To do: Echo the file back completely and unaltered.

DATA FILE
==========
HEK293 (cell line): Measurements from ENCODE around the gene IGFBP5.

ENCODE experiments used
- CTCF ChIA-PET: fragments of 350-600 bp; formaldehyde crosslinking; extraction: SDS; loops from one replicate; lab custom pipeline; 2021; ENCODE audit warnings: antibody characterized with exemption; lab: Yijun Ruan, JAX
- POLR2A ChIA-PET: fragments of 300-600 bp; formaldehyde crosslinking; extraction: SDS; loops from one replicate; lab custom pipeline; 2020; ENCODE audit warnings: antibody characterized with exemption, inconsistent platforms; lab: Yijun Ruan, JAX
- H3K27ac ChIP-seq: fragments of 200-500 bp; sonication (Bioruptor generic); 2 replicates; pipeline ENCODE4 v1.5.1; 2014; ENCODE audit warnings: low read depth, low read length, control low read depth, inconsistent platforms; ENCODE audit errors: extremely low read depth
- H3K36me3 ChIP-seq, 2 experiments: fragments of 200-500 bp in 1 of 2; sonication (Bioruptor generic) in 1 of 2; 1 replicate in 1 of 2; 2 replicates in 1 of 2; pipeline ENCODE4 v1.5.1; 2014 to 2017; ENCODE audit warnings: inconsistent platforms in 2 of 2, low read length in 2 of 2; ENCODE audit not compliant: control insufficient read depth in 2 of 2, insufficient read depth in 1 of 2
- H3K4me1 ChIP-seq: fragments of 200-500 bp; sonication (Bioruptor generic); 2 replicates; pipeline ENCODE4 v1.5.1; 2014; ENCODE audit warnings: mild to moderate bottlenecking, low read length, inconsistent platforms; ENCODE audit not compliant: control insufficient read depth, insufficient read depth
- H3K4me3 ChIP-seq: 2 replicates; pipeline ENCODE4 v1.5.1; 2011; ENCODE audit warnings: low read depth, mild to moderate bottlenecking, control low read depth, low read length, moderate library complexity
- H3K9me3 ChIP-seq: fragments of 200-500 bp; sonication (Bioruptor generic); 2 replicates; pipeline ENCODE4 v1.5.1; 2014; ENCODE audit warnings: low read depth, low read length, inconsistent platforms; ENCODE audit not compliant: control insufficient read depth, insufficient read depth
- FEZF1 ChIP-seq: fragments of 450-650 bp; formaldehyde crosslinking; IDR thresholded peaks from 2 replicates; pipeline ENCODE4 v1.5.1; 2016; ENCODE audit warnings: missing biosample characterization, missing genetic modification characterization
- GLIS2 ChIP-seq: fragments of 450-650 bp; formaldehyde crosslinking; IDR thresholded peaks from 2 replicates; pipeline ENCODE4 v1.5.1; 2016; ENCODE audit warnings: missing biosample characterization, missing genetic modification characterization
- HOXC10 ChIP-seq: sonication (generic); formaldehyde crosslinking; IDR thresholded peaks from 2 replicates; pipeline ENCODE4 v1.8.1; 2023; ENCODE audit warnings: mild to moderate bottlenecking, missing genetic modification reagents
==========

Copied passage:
HEK293 (cell line): Measurements from ENCODE around the gene IGFBP5.

ENCODE experiments used
- CTCF ChIA-PET: fragments of 350-600 bp; formaldehyde crosslinking; extraction: SDS; loops from one replicate; lab custom pipeline; 2021; ENCODE audit warnings: antibody characterized with exemption; lab: Yijun Ruan, JAX
- POLR2A ChIA-PET: fragments of 300-600 bp; formaldehyde crosslinking; extraction: SDS; loops from one replicate; lab custom pipeline; 2020; ENCODE audit warnings: antibody characterized with exemption, inconsistent platforms; lab: Yijun Ruan, JAX
- H3K27ac ChIP-seq: fragments of 200-500 bp; sonication (Bioruptor generic); 2 replicates; pipeline ENCODE4 v1.5.1; 2014; ENCODE audit warnings: low read depth, low read length, control low read depth, inconsistent platforms; ENCODE audit errors: extremely low read depth
- H3K36me3 ChIP-seq, 2 experiments: fragments of 200-500 bp in 1 of 2; sonication (Bioruptor generic) in 1 of 2; 1 replicate in 1 of 2; 2 replicates in 1 of 2; pipeline ENCODE4 v1.5.1; 2014 to 2017; ENCODE audit warnings: inconsistent platforms in 2 of 2, low read length in 2 of 2; ENCODE audit not compliant: control insufficient read depth in 2 of 2, insufficient read depth in 1 of 2
- H3K4me1 ChIP-seq: fragments of 200-500 bp; sonication (Bioruptor generic); 2 replicates; pipeline ENCODE4 v1.5.1; 2014; ENCODE audit warnings: mild to moderate bottlenecking, low read length, inconsistent platforms; ENCODE audit not compliant: control insufficient read depth, insufficient read depth
- H3K4me3 ChIP-seq: 2 replicates; pipeline ENCODE4 v1.5.1; 2011; ENCODE audit warnings: low read depth, mild to moderate bottlenecking, control low read depth, low read length, moderate library complexity
- H3K9me3 ChIP-seq: fragments of 200-500 bp; sonication (Bioruptor generic); 2 replicates; pipeline ENCODE4 v1.5.1; 2014; ENCODE audit warnings: low read depth, low read length, inconsistent platforms; ENCODE audit not compliant: control insufficient read depth, insufficient read depth
- FEZF1 ChIP-seq: fragments of 450-650 bp; formaldehyde crosslinking; IDR thresholded peaks from 2 replicates; pipeline ENCODE4 v1.5.1; 2016; ENCODE audit warnings: missing biosample characterization, missing genetic modification characterization
- GLIS2 ChIP-seq: fragments of 450-650 bp; formaldehyde crosslinking; IDR thresholded peaks from 2 replicates; pipeline ENCODE4 v1.5.1; 2016; ENCODE audit warnings: missing biosample characterization, missing genetic modification characterization
- HOXC10 ChIP-seq: sonication (generic); formaldehyde crosslinking; IDR thresholded peaks from 2 replicates; pipeline ENCODE4 v1.8.1; 2023; ENCODE audit warnings: mild to moderate bottlenecking, missing genetic modification reagents